The Raspberry PI can be operated without a keyboard, mouse, screen or network connection by connecting it to a PC using a RS-232 serial port.
This article uses minicom running on a Linux PC to connect to the Raspberry PI command line. A USB to RS-232 adapter cable connects the PC to the Raspberry PI RS-232 adapter board.
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Add a RS232 serial port and GPIO breakout to your Raspberry PI using this simple single-sided circuit board that you can build at home.
To keep the design simple and easy to lay out on a single sided board, only 5 GPIO pins were connected to a socket strip – this is fine for initial experimentation. The serial port allows the Raspberry PI to be connected to a PC without the need to connect a keyboard and screen to the Raspberry PI.
Go to the article on the Raspberry PI serial port and breakout board to see the circuit diagram and source files in KiCad format.
In this article, a program written in the Processing language is used to determine which port the Arduino or other USB serial device is plugged into on the computer. The article contains the source code for the sketch which can be run on Linux, Windows and Mac.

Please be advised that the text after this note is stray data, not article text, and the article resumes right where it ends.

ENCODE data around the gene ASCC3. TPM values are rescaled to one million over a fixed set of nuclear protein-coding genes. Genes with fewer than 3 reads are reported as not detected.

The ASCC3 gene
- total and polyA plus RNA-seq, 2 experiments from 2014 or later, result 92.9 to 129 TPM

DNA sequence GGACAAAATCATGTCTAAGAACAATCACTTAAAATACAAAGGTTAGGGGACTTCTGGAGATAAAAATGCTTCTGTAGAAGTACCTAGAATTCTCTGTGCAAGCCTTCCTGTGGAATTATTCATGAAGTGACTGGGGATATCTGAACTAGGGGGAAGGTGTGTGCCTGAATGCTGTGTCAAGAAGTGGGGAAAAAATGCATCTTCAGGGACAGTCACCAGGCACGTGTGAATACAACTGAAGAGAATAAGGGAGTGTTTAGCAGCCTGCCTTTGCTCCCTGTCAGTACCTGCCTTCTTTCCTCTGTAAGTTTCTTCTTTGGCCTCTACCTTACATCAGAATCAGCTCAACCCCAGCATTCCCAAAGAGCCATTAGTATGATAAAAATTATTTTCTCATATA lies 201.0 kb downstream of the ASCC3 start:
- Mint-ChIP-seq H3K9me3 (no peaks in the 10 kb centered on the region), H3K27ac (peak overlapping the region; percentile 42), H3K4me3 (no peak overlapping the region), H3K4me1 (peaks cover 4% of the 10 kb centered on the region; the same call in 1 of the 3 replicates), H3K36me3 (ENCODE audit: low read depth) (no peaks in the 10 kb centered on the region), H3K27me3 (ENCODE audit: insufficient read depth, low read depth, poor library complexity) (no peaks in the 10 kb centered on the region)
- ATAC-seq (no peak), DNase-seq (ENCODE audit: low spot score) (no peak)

The application waits for the Arduino to be plugged into a spare USB port on the PC and then notifies the user what the port name is with a message in the application window.
In this tutorial, the Arduino displays the time and date on a LCD (optional) and in the Arduino IDE serial monitor window. A PCF8563 real time clock (RTC) IC is used to generate the time and date.
The Arduino Clock Circuit on Breadboard
Tutorial 15: The Arduino reads temperature from a MCP9700 temperature sensor IC and displays the temperature in the Arduino IDE serial monitor window.
Arduino Serial Thermometer Breadboard Circuit